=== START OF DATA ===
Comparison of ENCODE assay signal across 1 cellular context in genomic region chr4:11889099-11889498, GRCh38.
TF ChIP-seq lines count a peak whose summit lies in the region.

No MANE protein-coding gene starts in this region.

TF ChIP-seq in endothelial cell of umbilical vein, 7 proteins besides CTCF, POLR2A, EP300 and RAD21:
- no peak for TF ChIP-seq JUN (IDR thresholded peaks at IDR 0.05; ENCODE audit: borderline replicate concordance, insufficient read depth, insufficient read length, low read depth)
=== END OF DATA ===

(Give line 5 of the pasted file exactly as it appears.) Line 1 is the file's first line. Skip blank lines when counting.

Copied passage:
- no peak for TF ChIP-seq JUN (IDR thresholded peaks at IDR 0.05; ENCODE audit: borderline replicate concordance, insufficient read depth, insufficient read length, low read depth)